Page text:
The Strokes – The New Abnormal

Ever since The Strokes broke out in the biggest way since Nirvana, with 2001’s 'Is This It', every subsequent record has been seen as a pale imitation of their...
The Strokes : The New Abnormal
8.0 RCA
2020 

The Strokes : The New AbnormalEver since The Strokes broke out in the biggest way since Nirvana, with 2001’s Is This It, every subsequent record has been seen as a pale imitation of their hit. We might have felt something similar about every record after Nevermind had there been more, or Never Mind The Bollocks, but it still was especially tough that the band that brought indie-rock back had nothing more to say. The group also seemed to sag, more interested in their side-projects than what brought them there, not to mention internal difficulties. But we’ve all still pined for something like the return of The Strokes that we fell in love with, and The New Abnormal is just about that.

More

Rivaling Grouplove’s Healer (QRO review) for the most accidentally appropriate corona virus-era album title, Abnormal starts with perhaps the best Strokes song since It, “The Adults Are Talking”. Yes, it’s classic Strokes, but absolutely great classic Strokes, singer Julian Casablancas’ laid back cool, but also resign, matched excellently with Albert Hammond Jr.’s stark, catchy guitar. No other piece quite reaches that high, but “Brooklyn Bridge To Chorus” is almost as good, and of course The Strokes have song about “Bad Decisions”. There is still probably too much synth on Abnormal (this is 2020, not 2000), but Casablancas is also finally able to look back with the wistfulness we all have for that era on songs such as “Not the Same Anymore” and “Ode To The Mets” (even if the latter doesn’t actually reference the most tough luck sports franchise this side of The Knicks).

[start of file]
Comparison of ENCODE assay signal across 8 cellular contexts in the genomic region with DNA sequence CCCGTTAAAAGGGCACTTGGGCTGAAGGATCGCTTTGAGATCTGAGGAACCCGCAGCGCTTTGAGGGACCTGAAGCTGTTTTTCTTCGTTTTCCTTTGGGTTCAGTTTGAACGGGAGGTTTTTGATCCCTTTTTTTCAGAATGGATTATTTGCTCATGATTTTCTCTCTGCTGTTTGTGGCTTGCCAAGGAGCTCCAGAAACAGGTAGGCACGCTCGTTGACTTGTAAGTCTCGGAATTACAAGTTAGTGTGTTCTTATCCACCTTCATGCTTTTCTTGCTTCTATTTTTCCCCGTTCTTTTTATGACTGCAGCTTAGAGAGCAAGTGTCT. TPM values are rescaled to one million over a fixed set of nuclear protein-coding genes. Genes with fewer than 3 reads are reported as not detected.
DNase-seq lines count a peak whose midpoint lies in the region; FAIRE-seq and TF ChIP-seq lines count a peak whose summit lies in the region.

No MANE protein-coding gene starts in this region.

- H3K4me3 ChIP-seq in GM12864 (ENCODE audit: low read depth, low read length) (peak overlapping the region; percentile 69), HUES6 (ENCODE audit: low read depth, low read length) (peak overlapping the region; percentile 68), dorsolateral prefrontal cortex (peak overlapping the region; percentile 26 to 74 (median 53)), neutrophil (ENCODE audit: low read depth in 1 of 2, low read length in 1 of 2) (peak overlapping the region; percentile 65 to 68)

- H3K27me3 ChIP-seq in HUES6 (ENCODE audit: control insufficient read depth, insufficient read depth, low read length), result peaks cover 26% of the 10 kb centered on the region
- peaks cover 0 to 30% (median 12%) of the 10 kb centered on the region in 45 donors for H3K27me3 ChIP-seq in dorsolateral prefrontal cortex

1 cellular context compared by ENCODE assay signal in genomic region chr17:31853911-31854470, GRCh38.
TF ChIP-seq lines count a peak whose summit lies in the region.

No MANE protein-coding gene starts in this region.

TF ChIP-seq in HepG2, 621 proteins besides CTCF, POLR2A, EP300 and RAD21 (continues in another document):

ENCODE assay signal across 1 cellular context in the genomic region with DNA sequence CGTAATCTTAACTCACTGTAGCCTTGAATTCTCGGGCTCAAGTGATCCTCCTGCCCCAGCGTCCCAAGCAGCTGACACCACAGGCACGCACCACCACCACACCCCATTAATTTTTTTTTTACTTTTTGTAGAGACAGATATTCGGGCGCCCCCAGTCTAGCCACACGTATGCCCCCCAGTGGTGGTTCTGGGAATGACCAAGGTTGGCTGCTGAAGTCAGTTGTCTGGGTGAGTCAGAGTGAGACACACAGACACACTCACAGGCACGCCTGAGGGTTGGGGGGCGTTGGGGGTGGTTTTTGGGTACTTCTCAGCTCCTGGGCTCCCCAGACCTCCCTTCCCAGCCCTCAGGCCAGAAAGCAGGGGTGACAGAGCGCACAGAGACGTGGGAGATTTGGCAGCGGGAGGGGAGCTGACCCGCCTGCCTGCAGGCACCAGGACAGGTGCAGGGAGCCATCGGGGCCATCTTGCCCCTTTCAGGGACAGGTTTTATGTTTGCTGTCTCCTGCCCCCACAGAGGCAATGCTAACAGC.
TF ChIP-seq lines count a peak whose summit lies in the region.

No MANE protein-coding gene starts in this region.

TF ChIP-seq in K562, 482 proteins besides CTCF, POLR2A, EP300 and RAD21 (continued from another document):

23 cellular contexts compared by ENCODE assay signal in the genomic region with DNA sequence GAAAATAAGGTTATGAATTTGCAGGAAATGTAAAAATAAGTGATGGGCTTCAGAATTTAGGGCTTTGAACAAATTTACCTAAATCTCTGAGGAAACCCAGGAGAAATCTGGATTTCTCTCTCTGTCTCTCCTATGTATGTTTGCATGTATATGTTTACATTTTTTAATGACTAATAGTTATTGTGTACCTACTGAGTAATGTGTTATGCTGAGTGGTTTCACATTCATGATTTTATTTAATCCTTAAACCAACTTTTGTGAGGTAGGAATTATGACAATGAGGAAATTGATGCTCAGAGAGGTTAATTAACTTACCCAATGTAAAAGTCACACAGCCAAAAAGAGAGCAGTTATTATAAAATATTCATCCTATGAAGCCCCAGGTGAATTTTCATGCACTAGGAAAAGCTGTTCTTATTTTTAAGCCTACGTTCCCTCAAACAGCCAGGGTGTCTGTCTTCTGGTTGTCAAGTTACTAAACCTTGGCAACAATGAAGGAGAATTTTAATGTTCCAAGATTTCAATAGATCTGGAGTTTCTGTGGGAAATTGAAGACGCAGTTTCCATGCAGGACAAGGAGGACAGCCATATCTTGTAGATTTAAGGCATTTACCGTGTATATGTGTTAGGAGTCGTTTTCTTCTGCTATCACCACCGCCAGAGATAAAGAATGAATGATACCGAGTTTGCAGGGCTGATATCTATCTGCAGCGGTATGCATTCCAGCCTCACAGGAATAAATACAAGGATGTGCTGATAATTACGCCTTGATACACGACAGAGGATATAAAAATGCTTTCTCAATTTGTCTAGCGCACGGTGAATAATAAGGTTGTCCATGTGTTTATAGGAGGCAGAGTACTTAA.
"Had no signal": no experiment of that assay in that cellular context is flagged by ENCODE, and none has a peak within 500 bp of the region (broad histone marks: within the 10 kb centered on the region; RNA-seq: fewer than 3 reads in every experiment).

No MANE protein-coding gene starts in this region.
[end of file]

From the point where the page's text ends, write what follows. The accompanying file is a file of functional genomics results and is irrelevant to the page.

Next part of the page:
For a long time, it seemed like the world didn’t need any more Strokes, that new records were just shadows, that new tours just chances to hear the old stuff. But we actually did need new Strokes, not Is This It 2.0 (that’s been tried too many times), but a new age of The Strokes that keeps as much as possible of what made the old days so good. Welcome to The New Abnormal.

Categories
Album Reviews